Buckling g Curve - EC3


Buckling Curve EC4

Cross-section Concrete encased section Partially concrete encased section Concrete filled circular and rectangular hollow sections s 3% 3% < s 6% Limits Axis of b kli buckling y-y z-z y-y z-z any any Buckling curve S235 - S460 b c b c a b

For steel column, the buckling curve is related to steel section and steel strength. For composite column, the buckling curve is related to the cross-section. The strength of steel has little influence on the buckling curve curve.


Example - Comparison of Design Approach

Design based on EC3 b buckling kli curve Buckling curve Member imperfection Resistance of axial compression Comparison NRd(X) / NRd(e0) N Rd () = 4320 kN b L/200 N Rd (e0) = 4108 kN 1.05 e0 Design based on second order analysis with equivalent member imperfection NEd


Note: design based on the use of member imperfection e0 leads to a maximum difference of 5% in comparison with design based on the EC3 buckling curve approach.
Design data: fy=355N/mm2, fck=25N/mm2, fsk=500N/mm2, Cross-section: 350mm350mm, steel section: 254254 UC73. Column length: 5.0m, 4 bars of 20mm diameter


Example - Comparison of Design Approach

Design based on the EC3 buckling curve approach Design based on second order analysis with equivalent member imperfection approach N Rd ((e0 )

N Rd ( )

N Rd( ) = N pl,Rd

M Ed,max = k N Rd(e0 ) e0
M Ed,max M M pl,Rd

Tedious approach !

+ 2 -


= 0.5 1 + - 0.2 +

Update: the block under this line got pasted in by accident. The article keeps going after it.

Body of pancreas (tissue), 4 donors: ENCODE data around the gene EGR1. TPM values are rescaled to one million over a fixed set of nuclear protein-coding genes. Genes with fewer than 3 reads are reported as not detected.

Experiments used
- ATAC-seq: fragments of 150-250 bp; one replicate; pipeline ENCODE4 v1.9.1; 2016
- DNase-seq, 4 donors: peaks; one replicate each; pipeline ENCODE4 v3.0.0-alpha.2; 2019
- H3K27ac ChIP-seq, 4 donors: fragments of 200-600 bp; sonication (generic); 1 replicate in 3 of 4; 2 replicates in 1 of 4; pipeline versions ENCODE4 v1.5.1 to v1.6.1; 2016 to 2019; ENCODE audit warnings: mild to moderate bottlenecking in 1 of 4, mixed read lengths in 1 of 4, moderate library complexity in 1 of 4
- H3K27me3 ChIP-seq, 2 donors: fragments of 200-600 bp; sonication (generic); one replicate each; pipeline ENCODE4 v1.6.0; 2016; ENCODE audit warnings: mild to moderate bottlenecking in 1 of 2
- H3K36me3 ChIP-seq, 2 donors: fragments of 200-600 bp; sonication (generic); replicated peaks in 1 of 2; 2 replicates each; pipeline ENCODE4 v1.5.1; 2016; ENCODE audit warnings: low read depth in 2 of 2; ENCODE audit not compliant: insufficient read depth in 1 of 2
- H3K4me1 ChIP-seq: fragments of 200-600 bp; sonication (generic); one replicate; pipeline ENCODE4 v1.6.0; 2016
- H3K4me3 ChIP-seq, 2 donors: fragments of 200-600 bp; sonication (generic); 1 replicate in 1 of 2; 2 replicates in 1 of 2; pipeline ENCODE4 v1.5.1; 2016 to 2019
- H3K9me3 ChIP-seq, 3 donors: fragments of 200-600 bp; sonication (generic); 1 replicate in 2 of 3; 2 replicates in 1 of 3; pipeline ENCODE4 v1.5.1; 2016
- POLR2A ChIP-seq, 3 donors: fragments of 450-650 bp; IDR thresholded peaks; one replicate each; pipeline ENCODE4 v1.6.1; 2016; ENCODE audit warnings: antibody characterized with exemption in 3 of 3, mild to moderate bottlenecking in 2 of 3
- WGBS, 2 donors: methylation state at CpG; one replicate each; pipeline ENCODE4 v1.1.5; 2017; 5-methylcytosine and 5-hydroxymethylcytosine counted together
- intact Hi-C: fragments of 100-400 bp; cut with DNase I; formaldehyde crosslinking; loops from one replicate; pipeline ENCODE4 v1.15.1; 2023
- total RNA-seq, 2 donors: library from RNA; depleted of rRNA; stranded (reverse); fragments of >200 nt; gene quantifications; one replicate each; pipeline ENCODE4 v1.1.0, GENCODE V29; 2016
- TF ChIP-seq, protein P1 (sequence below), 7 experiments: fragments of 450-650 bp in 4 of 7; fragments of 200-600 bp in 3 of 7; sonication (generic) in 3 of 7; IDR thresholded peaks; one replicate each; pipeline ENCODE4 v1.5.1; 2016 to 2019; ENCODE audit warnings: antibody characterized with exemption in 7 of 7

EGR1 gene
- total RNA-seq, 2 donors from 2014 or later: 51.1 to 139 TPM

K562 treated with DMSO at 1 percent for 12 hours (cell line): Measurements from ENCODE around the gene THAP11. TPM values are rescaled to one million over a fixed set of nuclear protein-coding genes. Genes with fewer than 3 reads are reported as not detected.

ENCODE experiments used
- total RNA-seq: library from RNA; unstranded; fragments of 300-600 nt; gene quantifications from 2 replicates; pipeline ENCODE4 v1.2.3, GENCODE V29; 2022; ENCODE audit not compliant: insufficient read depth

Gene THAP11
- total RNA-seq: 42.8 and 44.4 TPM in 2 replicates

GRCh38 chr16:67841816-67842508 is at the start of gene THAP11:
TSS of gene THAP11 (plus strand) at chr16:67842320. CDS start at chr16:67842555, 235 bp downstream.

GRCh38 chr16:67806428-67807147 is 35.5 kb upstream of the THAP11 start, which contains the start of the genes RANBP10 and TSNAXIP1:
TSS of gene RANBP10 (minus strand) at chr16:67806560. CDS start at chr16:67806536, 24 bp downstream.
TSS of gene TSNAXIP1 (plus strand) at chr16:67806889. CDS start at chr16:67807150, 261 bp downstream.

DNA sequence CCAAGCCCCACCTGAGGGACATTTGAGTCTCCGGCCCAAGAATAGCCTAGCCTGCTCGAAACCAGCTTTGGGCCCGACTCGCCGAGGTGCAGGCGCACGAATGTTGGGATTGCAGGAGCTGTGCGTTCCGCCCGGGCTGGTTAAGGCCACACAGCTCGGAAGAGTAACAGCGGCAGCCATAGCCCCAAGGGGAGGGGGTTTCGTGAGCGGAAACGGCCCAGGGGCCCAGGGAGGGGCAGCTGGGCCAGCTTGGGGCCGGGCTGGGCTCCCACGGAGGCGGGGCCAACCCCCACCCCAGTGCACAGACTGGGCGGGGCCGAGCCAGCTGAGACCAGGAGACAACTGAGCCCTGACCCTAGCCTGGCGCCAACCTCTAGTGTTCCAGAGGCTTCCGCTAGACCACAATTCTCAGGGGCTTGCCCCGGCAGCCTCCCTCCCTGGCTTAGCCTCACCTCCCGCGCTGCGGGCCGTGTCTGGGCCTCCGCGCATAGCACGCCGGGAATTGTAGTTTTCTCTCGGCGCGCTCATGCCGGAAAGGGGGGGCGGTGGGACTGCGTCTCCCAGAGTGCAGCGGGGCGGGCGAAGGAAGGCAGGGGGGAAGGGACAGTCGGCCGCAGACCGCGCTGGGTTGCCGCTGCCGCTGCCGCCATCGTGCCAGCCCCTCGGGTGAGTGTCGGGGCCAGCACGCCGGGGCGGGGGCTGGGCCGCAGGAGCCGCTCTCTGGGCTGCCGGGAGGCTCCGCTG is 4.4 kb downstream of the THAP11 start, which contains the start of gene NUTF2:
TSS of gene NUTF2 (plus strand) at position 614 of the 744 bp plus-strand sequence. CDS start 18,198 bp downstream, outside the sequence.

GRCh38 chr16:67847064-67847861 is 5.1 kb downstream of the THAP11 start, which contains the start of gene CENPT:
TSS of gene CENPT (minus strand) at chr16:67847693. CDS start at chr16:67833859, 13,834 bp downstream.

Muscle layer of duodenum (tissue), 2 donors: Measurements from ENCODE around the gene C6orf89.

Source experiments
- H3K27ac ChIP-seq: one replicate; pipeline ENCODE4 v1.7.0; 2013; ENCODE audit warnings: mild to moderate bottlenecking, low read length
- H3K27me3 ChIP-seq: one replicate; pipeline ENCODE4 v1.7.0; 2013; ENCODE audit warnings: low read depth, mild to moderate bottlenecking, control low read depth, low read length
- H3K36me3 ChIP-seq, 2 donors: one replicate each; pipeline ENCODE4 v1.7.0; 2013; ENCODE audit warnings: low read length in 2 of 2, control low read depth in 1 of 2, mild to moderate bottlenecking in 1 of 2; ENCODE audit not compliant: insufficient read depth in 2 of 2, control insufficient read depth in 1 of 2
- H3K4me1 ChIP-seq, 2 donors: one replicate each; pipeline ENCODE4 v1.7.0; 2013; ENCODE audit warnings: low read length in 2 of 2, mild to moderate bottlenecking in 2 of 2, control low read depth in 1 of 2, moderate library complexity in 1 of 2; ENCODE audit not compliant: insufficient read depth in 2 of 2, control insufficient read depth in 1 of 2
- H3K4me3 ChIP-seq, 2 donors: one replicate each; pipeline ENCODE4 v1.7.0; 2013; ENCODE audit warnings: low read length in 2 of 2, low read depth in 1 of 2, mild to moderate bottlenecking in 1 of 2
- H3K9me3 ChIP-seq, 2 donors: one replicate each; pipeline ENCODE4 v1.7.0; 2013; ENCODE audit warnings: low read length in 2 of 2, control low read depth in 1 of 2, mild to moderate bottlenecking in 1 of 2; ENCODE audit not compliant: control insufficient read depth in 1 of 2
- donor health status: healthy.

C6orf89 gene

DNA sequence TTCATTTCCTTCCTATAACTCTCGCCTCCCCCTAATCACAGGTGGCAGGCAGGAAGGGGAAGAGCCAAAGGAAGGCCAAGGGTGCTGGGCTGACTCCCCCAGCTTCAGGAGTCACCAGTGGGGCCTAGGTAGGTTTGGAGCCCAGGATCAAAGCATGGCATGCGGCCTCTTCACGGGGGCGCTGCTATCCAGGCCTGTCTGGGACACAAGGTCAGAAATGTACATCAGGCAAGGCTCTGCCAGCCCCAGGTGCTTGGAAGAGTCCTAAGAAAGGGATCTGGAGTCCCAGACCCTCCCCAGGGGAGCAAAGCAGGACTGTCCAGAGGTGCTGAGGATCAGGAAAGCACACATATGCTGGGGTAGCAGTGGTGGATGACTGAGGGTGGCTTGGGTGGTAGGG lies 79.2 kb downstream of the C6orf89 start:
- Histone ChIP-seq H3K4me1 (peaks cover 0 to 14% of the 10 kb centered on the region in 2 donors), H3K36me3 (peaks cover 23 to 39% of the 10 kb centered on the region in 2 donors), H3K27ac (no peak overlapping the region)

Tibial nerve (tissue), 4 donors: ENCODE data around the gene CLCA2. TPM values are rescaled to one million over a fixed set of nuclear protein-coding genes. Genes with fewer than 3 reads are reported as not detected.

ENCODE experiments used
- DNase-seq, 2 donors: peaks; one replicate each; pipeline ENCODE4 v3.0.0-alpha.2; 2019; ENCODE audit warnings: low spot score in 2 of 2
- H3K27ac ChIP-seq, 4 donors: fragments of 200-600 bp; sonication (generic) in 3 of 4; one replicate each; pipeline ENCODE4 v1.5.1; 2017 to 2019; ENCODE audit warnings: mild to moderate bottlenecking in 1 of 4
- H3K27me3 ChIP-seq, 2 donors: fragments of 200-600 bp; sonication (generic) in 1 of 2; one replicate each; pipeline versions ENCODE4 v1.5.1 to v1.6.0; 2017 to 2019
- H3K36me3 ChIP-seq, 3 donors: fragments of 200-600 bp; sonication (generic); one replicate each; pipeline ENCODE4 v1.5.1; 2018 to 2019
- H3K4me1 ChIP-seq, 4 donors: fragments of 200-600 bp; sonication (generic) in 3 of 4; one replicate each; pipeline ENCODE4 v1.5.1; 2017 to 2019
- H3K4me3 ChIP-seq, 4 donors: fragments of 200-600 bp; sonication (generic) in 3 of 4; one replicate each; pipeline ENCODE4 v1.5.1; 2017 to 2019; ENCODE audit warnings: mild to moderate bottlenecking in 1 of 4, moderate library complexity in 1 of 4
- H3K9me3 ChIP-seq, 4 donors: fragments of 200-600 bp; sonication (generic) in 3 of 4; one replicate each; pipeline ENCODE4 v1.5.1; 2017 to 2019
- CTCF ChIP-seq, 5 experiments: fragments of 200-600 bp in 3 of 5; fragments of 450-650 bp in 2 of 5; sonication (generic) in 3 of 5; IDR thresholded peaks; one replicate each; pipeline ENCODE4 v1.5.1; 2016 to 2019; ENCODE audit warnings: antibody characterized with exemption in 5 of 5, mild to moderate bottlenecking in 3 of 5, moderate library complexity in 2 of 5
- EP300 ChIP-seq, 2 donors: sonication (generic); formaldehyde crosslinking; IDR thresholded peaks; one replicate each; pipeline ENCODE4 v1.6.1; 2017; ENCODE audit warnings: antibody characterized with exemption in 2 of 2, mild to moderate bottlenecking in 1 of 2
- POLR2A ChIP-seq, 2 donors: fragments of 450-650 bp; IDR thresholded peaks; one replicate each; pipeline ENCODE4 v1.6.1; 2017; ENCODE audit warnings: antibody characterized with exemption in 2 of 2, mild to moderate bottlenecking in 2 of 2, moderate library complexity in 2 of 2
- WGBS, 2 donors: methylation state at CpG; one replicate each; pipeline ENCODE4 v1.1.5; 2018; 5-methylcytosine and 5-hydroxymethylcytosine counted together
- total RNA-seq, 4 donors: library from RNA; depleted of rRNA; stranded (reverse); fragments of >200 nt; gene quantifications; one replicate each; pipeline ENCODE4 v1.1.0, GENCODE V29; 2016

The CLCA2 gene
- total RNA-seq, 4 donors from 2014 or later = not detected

N pl,Rk N cr

The maximum resistance can be obtained by: NRd(e0)

kN Rd(e0 ) e0 = M M pl,Rd
N pl,Rd -N Rd (e0 ) N pl,Rd -N pm,Rd


M Mpl,Rd Mpl,Rd

Second order effect factor k:

Easier approach !


1 1 NRd (e0 ) /Ncr,eff 1-

N cr,eff ff =

2 (EI )ef,II
L2 cr

Resistance of Members in combined C Compression i and dB Bending di

The EC3 buckling g curve approach pp can be adopted p for composite column under axial compression, however, this approach pp is not suitable for composite p column subjected j to axial compression and bending moment. In design of slender RC column, an accidental eccentricity of the axial load in the column is introduced to calculate the maximum moment at mid-height of the column. Similar to slender RC column, equivalent initial bow imperfections (member imperfections) are used in the design of composite it column l f simplification. for i lifi ti


Bending Moment due to Member Imperfection

For the member imperfection e0 caused by the design axial load NEd on a composite column, there will be a bending moment of NEde0. The design bending moment for the composite column l l length h considered id d both b h second-order d d effects of end moment and imperfection is given by:



M Ed.max = k1M Ed + k 2 N Ed e0
NEd k1, k2 are the factors of second order effects


1- NEd /Ncr,eff

related l t d to t end d moment t ratio ti


Member Imperfections for Composite Column

Cross-section Concrete encased section y z Partially concrete encased Section y z Circular and rectangular h ll hollow section ti y z Circular hollow section with additional I-section y Partially encased H section with crossed H section y z 35 Axis of buckling y-y z-z y-y z-z y-y z-z yy y-y z z-z Buckling curve b c b c a b b b